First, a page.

Patents asserted against Google, AOL, Yahoo and several others were suggested to be “one of the most obvious things out there” according to certain pundits (evidently date stamped repositories of all technical knowledge). On Wednesday we learned that, despite such protestations, proof of such obviousness was not as easily identified. Having failed to identify satisfactory prior art on their own, the defendants are now hoping
Article One’s crowdsourcing model can save the day:
The nine companies being sued for patent infringement by Paul Allen’s Interval Licensing are hoping for a little help from their friends. Digits has learned that Article One Partners, a company specialized in using crowdsourcing to foil patent suits, has been asked to find “prior art” that would invalidate those patents.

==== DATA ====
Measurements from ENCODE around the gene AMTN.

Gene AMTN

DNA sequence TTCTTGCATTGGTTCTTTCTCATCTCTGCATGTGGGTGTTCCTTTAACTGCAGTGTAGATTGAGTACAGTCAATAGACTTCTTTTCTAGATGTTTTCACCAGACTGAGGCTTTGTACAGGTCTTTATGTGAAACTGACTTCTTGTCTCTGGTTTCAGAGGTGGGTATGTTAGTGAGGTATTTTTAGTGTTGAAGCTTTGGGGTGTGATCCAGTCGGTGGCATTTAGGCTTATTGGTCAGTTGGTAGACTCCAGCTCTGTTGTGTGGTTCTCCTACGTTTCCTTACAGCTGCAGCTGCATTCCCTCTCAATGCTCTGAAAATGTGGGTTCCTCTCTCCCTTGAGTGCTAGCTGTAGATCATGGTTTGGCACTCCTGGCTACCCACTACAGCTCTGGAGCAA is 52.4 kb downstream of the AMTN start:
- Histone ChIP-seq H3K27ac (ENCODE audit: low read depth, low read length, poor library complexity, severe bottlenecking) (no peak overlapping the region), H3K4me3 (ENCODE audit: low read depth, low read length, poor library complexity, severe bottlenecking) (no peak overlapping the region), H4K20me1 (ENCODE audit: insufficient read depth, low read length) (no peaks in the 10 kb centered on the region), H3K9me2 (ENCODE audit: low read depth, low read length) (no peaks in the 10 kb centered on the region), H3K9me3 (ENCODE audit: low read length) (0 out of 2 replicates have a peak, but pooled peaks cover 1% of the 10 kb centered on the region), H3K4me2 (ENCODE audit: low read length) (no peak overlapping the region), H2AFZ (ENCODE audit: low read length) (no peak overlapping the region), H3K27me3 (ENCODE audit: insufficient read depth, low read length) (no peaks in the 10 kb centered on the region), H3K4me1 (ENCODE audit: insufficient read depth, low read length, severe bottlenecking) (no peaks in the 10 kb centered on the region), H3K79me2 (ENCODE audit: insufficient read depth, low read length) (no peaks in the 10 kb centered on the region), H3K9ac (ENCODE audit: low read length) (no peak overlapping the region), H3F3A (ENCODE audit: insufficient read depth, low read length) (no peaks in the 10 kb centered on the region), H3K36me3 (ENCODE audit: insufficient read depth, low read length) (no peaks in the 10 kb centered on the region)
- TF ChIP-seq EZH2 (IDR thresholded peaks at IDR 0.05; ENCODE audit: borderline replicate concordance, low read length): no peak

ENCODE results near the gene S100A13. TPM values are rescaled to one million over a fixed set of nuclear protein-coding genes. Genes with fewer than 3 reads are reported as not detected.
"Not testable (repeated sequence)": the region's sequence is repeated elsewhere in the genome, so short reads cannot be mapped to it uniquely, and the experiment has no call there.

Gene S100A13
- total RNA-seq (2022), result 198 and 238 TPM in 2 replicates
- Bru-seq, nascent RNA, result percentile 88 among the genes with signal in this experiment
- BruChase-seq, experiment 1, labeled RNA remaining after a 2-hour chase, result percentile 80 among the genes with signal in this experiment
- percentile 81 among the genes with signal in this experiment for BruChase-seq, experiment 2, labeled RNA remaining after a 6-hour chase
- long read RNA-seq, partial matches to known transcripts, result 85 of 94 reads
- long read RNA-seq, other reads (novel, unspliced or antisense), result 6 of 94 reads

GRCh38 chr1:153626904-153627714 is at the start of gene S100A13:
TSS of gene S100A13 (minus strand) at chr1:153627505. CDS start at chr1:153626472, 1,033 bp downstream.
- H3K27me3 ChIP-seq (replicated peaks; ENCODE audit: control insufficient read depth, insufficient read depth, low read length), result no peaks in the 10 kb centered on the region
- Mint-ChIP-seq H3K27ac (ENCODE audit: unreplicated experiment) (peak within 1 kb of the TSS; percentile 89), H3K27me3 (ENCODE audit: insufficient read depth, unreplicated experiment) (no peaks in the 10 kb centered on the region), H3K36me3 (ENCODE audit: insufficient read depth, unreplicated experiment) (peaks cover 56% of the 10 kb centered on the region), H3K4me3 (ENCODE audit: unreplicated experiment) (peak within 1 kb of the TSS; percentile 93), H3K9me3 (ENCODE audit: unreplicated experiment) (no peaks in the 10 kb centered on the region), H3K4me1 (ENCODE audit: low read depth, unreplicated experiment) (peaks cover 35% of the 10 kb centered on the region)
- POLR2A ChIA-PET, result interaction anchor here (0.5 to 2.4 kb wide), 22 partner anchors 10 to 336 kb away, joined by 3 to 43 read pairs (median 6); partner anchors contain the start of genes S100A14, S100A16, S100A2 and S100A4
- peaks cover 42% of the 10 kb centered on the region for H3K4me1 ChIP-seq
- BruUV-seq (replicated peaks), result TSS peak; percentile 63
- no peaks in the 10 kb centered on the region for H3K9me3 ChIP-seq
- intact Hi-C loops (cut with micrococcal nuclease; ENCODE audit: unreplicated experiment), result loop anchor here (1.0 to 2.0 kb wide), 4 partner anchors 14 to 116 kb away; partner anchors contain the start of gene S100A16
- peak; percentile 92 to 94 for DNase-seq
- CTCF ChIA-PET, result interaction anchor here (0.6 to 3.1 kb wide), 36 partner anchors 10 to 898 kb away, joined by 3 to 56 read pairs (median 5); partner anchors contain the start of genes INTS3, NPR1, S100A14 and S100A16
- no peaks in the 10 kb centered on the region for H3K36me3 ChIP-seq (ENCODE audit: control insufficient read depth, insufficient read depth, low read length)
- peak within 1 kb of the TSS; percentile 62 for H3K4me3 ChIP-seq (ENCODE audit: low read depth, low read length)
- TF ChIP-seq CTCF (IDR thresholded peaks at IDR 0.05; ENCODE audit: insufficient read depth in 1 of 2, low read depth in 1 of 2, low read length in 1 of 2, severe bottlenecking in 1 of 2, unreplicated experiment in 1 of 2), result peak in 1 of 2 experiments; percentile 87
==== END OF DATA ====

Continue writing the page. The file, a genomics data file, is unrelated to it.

Just goes to show that it’s very easy, in hindsight, to suggest that something is obvious … proving it, however, is another matter altogether.
- Paul Allen’s Foes Hope for Help From the ‘Crowd’ (blogs.wsj.com)
- Don’t Fear The Licensor – Infringement Validates Importance Of Patented Technology (gametimeip.com)
- Allen v. World and Dog – First Amended Complaint (groklaw.net)
- An Examination Of Patent Sausage-Making (gametimeip.com)